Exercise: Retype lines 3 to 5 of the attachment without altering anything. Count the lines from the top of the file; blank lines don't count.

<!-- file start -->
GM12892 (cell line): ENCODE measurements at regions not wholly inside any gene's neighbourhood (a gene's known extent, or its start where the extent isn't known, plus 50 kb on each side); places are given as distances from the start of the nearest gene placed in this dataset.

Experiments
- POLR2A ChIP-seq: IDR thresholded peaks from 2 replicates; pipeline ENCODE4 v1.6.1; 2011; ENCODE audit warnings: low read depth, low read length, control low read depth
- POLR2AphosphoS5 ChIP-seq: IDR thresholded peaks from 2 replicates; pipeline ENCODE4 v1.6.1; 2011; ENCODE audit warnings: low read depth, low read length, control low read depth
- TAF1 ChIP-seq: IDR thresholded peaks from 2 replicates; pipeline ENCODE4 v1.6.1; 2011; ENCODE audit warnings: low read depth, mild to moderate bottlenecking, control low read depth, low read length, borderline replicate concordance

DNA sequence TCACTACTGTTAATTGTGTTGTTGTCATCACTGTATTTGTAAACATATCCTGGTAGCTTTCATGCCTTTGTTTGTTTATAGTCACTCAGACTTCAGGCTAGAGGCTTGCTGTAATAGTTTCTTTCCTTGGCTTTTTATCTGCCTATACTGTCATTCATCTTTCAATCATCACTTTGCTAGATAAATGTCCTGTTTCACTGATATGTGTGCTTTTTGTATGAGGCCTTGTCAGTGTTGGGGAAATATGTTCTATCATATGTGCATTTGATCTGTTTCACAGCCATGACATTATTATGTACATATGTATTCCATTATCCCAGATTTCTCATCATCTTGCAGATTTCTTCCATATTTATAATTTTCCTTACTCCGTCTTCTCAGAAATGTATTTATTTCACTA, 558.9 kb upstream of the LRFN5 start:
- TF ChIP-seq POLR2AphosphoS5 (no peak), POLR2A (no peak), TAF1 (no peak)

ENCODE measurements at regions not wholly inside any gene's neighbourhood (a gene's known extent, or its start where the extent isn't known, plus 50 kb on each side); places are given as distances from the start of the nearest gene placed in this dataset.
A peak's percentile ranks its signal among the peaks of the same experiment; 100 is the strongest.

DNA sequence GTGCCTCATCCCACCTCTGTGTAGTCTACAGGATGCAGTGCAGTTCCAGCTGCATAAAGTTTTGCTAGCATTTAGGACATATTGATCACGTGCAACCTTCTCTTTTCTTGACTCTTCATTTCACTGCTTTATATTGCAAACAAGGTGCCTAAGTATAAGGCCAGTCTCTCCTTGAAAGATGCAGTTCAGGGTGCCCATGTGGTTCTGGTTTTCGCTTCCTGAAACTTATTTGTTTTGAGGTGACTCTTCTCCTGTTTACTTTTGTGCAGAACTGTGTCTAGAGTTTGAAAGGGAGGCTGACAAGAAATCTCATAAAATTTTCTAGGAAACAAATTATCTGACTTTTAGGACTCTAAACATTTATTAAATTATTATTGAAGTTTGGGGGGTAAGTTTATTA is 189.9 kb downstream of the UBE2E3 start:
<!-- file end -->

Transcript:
- POLR2A ChIP-seq: IDR thresholded peaks from 2 replicates; pipeline ENCODE4 v1.6.1; 2011; ENCODE audit warnings: low read depth, low read length, control low read depth
- POLR2AphosphoS5 ChIP-seq: IDR thresholded peaks from 2 replicates; pipeline ENCODE4 v1.6.1; 2011; ENCODE audit warnings: low read depth, low read length, control low read depth
- TAF1 ChIP-seq: IDR thresholded peaks from 2 replicates; pipeline ENCODE4 v1.6.1; 2011; ENCODE audit warnings: low read depth, mild to moderate bottlenecking, control low read depth, low read length, borderline replicate concordance